Google begins rolling out its ChatGPT rival
(CNN) -- Google is opening up access to Bard, its new AI chatbot tool that directly competes with ChatGPT.
Starting Tuesday, users can join a waitlist to gain access to Bard, which promises to help users outline and write essay drafts, plan a friend's baby shower, and get lunch ideas based on what's in the fridge.
A company representative told CNN it will be a separate, complementary experience to Google Search, and users can also visit Search to check its responses or sources. Google said in a blog post it plans to "thoughtfully" add large language models to search "in a deeper way" at a later time.
Google said it will start rolling out the tool in the United States and United Kingdom, and plans to expand it to more countries and languages in the future.
The news comes as Google, Microsoft, Facebook and other tech companies race to develop and deploy AI-powered tools in the wake of the recent, viral success of ChatGPT. Last week, Google announced it is also bringing AI to its productivity tools, including Gmail, Sheets and Docs. Shortly after, Microsoft announced a similar AI upgrade to its productivity tools.
Google unveiled Bard last month in a demo that was later called out for providing an inaccurate response to a question about a telescope. Shares of Google's parent company Alphabet fell 7.7% that day, wiping $100 billion off its market value.
Like ChatGPT, which was released publicly in late November by AI research company OpenAI, Bard is built on a large language model. These models are trained on vast troves of data online in order to generate compelling responses to user prompts. The immense attention on ChatGPT reportedly prompted Google's management to declare a "code red" situation for its search business.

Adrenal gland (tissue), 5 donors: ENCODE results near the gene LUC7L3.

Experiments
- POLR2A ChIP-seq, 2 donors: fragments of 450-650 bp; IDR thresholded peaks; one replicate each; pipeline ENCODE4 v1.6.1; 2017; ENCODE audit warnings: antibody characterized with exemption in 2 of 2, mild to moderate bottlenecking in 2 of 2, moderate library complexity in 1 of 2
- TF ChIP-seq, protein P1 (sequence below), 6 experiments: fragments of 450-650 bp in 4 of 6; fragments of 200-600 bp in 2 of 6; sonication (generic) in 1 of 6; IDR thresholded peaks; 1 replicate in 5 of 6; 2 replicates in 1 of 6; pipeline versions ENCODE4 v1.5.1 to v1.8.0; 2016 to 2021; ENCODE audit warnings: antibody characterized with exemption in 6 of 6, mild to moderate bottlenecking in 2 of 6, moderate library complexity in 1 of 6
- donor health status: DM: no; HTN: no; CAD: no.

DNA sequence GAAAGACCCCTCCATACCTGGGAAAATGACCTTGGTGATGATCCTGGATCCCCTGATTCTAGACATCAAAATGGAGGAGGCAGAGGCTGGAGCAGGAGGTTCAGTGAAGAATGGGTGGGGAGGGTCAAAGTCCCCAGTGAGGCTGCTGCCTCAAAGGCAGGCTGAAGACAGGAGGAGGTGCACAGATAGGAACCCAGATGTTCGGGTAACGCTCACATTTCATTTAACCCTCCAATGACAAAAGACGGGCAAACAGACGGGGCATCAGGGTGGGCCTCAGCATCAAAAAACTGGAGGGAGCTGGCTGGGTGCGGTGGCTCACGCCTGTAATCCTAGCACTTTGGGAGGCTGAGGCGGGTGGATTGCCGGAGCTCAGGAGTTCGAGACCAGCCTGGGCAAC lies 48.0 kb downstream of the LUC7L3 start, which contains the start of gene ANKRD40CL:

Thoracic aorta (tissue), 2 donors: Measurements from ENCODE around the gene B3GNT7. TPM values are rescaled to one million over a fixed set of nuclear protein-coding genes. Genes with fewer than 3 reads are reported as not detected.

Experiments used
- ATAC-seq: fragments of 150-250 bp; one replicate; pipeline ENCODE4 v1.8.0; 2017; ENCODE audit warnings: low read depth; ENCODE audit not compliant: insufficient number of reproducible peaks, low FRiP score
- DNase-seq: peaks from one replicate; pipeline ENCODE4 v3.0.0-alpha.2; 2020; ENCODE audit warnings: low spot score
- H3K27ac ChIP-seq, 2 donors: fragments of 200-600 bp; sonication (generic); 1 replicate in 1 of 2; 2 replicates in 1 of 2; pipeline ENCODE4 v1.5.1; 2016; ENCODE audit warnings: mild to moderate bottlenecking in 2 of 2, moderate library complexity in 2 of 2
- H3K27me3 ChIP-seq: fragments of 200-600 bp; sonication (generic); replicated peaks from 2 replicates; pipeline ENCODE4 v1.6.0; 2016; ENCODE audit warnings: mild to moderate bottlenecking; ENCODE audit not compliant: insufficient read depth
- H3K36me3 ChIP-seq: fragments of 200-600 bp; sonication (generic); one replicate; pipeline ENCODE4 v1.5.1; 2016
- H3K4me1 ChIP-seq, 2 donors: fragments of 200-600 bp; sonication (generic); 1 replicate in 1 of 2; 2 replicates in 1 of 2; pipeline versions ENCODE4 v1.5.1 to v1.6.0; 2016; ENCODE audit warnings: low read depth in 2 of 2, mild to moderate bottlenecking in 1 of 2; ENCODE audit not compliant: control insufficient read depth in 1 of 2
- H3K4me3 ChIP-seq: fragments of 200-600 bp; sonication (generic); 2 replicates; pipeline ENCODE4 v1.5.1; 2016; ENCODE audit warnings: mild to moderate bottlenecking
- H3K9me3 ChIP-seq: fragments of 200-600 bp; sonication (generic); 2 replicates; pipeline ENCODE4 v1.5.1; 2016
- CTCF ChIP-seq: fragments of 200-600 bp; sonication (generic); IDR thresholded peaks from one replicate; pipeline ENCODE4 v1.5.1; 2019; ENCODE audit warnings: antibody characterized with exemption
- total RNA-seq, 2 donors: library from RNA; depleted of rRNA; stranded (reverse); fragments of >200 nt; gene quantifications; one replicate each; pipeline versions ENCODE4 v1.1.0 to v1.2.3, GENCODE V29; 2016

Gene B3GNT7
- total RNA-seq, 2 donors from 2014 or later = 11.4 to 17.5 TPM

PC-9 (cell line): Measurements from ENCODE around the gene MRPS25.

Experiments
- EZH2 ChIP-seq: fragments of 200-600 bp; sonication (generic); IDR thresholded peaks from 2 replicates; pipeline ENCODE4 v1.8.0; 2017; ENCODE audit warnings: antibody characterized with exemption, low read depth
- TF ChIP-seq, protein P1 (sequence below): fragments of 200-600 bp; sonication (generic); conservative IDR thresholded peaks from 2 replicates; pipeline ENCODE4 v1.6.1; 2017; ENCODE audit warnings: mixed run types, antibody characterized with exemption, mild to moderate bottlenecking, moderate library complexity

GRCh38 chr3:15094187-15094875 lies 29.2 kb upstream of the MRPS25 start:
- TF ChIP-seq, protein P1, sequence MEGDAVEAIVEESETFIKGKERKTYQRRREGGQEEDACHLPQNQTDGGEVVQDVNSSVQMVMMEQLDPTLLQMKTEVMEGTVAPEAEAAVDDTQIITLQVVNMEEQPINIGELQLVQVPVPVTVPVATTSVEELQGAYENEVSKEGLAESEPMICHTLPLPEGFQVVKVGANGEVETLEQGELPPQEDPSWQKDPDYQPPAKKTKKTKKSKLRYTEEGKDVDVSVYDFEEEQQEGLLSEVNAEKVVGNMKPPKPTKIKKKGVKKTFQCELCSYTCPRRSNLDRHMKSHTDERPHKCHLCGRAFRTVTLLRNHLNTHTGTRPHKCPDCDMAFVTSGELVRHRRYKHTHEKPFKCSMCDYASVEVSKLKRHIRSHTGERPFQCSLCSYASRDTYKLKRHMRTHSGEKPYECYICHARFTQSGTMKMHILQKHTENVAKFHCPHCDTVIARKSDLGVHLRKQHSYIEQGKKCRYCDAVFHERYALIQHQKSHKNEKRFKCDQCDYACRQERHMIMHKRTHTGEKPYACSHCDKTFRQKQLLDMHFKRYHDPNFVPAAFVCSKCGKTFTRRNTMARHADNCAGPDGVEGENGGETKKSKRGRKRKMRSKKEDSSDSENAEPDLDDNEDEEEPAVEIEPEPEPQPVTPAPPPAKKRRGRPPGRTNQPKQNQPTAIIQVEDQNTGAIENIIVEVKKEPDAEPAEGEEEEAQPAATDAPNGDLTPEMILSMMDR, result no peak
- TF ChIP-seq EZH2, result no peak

But Bard's blunder highlighted the challenge Google and other companies face with integrating the technology into their core products. Large language models can present a handful of issues, such as perpetuating biases, being factually incorrect and responding in an aggressive manner.
Google acknowledged in the blog post Tuesday that AI tools are "not without their faults." The company said it continues to use human feedback to improve its systems and add new "guardrails, like capping the number of exchanges in a dialogue, to try to keep interactions helpful and on topic."
Last week, OpenAI released GPT-4, the next-generation version of the technology that powers ChatGPT and Microsoft's new Bing browser, with similar safeguards. In the first day after it was unveiled, GPT-4 stunned many users in early tests and a company demo with its ability to draft lawsuits, pass standardized exams and build a working website from a hand-drawn sketch.